The hominin Australopithecus evolved 4 million years ago and is believed to be in the ancestral line of the genus Homo.
Describe the physical characteristics of the Australopiths and compare them to those of modern humans
- The early hominin Australopithecus displayed various characteristics which show more similarity to the great apes than to modern humans: great sexual dimorphism, small brain size in comparison to body mass, larger canines and molars, and a prognathic jaw.
- Australopithecus africanus lived between 2 and 3 million years ago and had a larger brain than A. afarensis, but was still less than one-third the size of the modern human brain.
- The gracile australopiths had a relatively slender build and teeth that were suited for soft food and may have had a partially carnivorous diet, while the robust australopiths probably ate tough vegetation.
- dentition: the type, number and arrangement of the normal teeth of an organism or of the actual teeth of an individual
- sexual dimorphism: a physical difference between male and female individuals of the same species
- bipedalism: the habit of standing and walking on two feet
Early Hominins: Genus Australopithecus
Australopithecus (“southern ape”) is a genus of hominin that evolved in eastern Africa approximately 4 million years ago and became extinct about 2 million years ago. This genus is of particular interest to us as it is thought that our genus, genus Homo, evolved from Australopithecus about 2 million years ago. Australopithecus had a number of characteristics that were more similar to the great apes than to modern humans. For example, sexual dimorphism was more exaggerated than in modern humans. Males were up to 50 percent larger than females, a ratio that is similar to that seen in modern gorillas and orangutans. In contrast, modern human males are approximately 15 to 20 percent larger than females. The brain size of Australopithecus relative to its body mass was also smaller than modern humans and more similar (although larger) to that seen in the great apes. A key feature that Australopithecus had in common with modern humans was bipedalism, although it is likely that Australopithecus also spent time in trees. Hominin footprints, similar to those of modern humans, found in Laetoli, Tanzania, are dated to 3.6 million years ago. They show that hominins at the time of Australopithecus were walking upright.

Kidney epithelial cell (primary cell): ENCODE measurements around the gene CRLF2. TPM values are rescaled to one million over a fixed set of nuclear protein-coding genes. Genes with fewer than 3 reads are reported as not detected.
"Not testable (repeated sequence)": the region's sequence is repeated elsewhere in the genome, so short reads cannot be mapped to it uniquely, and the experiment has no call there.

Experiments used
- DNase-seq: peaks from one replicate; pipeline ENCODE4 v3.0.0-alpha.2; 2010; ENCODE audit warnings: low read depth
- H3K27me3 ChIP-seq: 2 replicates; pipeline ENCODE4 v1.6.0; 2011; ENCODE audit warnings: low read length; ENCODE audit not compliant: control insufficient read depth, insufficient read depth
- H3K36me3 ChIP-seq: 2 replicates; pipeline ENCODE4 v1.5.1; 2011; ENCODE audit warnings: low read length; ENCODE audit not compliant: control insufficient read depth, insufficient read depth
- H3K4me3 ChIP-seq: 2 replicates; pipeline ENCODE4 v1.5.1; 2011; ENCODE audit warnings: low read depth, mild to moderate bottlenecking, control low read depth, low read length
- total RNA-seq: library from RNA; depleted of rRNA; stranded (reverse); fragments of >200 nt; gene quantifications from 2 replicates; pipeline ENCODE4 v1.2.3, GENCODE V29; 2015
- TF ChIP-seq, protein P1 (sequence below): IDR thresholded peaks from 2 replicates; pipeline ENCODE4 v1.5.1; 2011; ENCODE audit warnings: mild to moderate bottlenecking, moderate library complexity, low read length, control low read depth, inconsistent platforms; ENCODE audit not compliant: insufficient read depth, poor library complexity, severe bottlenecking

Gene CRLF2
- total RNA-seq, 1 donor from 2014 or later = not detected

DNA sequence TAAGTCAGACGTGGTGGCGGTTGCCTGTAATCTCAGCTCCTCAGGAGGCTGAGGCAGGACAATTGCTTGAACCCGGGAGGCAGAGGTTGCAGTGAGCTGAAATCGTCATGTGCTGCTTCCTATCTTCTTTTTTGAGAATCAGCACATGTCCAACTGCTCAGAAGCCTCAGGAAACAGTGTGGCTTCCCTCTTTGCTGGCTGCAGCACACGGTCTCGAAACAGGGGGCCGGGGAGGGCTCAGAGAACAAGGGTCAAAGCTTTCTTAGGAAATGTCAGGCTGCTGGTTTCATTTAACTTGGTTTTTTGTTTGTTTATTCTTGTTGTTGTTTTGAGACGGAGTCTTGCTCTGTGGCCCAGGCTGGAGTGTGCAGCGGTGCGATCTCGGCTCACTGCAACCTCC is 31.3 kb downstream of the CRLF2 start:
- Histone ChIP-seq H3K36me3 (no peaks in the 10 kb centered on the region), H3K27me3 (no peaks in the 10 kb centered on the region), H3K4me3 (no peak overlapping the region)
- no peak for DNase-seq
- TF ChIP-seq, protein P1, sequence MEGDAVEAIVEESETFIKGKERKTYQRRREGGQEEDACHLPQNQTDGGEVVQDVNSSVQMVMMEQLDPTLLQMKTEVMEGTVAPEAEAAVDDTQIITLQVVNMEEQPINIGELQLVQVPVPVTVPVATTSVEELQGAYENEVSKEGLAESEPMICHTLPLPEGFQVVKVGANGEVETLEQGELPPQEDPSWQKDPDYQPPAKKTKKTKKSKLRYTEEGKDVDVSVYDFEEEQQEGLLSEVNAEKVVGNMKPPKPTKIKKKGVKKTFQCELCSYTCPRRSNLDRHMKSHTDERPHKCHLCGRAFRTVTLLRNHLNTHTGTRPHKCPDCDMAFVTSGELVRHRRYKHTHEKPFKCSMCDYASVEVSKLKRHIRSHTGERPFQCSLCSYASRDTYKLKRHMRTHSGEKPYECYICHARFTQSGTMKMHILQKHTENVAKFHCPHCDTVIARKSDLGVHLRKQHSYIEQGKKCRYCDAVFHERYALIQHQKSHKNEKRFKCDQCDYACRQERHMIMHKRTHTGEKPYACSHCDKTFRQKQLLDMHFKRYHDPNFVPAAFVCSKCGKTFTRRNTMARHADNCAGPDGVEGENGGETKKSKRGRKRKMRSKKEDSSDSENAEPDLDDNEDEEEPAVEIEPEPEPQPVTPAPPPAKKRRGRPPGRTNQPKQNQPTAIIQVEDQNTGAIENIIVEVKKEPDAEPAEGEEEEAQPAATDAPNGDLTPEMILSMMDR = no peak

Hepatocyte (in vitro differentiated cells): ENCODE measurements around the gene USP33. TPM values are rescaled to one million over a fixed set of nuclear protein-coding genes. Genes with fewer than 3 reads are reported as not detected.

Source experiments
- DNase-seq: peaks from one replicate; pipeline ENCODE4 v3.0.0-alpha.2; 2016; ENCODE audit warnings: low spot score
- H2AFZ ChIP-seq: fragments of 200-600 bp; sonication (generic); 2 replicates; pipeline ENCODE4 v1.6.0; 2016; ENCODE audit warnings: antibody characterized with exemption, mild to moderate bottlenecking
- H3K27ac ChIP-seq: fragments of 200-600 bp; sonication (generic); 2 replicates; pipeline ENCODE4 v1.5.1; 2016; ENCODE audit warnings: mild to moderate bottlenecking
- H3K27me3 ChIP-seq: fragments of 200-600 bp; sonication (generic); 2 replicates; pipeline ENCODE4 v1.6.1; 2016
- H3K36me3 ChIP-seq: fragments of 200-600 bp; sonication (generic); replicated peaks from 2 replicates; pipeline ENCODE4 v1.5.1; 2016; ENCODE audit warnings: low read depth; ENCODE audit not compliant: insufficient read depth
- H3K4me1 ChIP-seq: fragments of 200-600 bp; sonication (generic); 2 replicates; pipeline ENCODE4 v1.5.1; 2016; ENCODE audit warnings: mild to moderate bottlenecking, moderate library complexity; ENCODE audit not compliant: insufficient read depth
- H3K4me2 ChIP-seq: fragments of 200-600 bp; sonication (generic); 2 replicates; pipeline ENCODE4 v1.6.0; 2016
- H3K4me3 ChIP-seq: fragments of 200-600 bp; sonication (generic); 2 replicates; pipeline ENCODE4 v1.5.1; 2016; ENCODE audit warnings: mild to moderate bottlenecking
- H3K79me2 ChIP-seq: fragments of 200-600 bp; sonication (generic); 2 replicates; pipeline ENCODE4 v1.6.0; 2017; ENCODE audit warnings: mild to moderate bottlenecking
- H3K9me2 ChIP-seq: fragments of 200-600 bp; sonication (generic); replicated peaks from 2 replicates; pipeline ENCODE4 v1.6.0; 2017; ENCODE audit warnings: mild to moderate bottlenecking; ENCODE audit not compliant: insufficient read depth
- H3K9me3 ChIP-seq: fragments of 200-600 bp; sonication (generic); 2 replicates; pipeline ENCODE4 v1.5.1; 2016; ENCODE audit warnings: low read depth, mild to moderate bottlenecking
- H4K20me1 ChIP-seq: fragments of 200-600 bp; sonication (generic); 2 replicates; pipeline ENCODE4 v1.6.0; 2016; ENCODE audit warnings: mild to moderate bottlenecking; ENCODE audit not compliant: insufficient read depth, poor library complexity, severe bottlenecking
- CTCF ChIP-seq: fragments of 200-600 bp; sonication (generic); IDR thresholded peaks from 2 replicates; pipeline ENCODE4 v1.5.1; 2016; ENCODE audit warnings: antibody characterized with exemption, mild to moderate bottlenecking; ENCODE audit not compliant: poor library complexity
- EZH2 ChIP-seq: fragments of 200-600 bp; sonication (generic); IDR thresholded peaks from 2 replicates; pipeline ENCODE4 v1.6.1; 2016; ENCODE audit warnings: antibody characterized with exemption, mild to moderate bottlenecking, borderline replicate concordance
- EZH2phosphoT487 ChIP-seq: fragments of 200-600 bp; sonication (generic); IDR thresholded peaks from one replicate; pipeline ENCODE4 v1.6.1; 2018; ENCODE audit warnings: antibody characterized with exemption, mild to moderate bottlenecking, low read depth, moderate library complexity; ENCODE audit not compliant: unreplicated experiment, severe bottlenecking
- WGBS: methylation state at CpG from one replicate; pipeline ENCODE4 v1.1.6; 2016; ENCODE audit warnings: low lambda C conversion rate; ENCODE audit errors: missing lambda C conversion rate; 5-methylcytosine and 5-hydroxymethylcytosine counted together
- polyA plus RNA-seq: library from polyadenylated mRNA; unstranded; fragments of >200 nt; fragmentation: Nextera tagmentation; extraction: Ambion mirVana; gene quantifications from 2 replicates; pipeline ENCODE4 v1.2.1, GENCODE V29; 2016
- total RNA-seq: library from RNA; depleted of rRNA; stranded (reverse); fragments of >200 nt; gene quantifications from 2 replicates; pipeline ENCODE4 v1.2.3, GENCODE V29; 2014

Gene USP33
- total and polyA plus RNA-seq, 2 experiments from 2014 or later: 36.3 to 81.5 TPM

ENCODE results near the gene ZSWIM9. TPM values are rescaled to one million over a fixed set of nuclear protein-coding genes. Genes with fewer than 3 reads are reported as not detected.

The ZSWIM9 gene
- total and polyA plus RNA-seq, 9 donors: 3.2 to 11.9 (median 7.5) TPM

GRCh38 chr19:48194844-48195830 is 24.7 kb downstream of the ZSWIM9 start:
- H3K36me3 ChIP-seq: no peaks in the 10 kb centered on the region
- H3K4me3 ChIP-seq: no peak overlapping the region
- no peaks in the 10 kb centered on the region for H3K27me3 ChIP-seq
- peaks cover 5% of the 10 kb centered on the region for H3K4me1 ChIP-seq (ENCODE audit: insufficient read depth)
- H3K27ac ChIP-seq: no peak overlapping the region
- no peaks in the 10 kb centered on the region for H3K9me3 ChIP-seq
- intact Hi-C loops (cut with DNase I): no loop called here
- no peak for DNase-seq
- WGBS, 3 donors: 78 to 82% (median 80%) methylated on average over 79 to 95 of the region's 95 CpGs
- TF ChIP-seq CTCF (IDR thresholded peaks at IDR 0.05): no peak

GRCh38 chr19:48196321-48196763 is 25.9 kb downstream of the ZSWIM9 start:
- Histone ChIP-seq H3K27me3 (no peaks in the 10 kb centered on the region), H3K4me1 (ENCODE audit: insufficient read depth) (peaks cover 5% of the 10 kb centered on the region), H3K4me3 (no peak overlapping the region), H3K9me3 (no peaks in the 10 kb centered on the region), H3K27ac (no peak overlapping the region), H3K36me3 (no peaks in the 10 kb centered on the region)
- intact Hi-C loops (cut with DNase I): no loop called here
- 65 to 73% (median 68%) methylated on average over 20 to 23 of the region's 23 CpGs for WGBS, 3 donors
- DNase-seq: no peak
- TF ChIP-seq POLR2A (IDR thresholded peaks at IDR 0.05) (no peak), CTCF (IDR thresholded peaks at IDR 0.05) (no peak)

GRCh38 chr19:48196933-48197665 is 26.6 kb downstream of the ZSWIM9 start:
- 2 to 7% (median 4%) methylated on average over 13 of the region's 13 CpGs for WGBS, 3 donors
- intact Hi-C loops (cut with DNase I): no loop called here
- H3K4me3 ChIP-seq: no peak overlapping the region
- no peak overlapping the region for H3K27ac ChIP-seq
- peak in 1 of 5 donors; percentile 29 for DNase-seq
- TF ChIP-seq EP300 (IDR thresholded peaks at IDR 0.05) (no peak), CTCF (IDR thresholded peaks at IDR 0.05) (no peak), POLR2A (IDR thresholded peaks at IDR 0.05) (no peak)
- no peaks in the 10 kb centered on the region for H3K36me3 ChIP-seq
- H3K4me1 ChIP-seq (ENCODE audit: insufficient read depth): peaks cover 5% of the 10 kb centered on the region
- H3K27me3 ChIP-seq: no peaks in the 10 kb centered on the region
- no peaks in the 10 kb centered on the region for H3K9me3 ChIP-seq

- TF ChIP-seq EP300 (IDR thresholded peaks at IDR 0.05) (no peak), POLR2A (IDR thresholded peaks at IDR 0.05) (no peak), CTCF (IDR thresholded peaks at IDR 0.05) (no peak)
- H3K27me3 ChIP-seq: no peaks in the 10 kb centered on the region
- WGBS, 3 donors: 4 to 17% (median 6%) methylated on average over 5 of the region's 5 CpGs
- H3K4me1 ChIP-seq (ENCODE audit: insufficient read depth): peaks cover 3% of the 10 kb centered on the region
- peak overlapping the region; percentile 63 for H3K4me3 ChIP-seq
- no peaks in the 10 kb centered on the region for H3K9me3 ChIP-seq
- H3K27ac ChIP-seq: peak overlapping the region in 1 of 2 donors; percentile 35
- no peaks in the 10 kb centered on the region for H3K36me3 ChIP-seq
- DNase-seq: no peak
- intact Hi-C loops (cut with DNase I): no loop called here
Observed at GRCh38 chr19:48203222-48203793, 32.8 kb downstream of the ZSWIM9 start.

There were a number of Australopithecus species, often referred to as australopiths. Australopithecus anamensis lived about 4.2 million years ago. More is known about another early species, Australopithecus afarensis, which lived between 3.9 and 2.9 million years ago. This species demonstrates a trend in human evolution: the reduction of the dentition and jaw in size. A. afarensis had smaller canines and molars compared to apes, but these were larger than those of modern humans. Its brain size was 380–450 cubic centimeters, approximately the size of a modern chimpanzee brain. It also had prognathic jaws, which is a relatively longer jaw than that of modern humans. In the mid-1970s, the fossil of an adult female A. afarensis was found in the Afar region of Ethiopia, dated to 3.24 million years ago. The fossil, which is informally called “Lucy,” is significant because it was the most complete australopith fossil found, with 40 percent of the skeleton recovered.
Australopithecus africanus lived between 2 and 3 million years ago. It had a slender build and was bipedal, but had robust arm bones and, as with other early hominids, may have spent significant time in trees. Its brain was larger than that of A. afarensis at 500 cubic centimeters, which is slightly less than one-third the size of modern human brains. Two other species, Australopithecus bahrelghazali and Australopithecus garhi, have been added to the roster of australopiths in recent years.
A Dead End
While most australopiths had a relatively slender, gracile build and teeth suited for soft food, there were also australopiths of a more robust build, dating to approximately 2.5 million years ago. These hominids were larger and had large grinding teeth. Their molars show heavy wear, suggesting that they had a coarse and fibrous vegetarian diet as opposed to the partially carnivorous diet of the more gracile australopiths. They include Australopithecus robustus of South Africa, and Australopithecus aethiopicus and Australopithecus boisei of East Africa. These hominids became extinct more than 1 million years ago and are not thought to be ancestral to modern humans, but rather members of an evolutionary branch on the hominin tree that left no descendants.
The human genus Homo, which includes modern humans as well as extinct human relatives, appeared around 2.3 million years ago.
Compare and contrast the evolution and characteristics associated with the various Homo species: Homo habilis, erectus, and sapiens
- Homo erectus, appearing 1.8 million years ago, was the first hominin species to migrate out of East Africa, use fire, and hunt.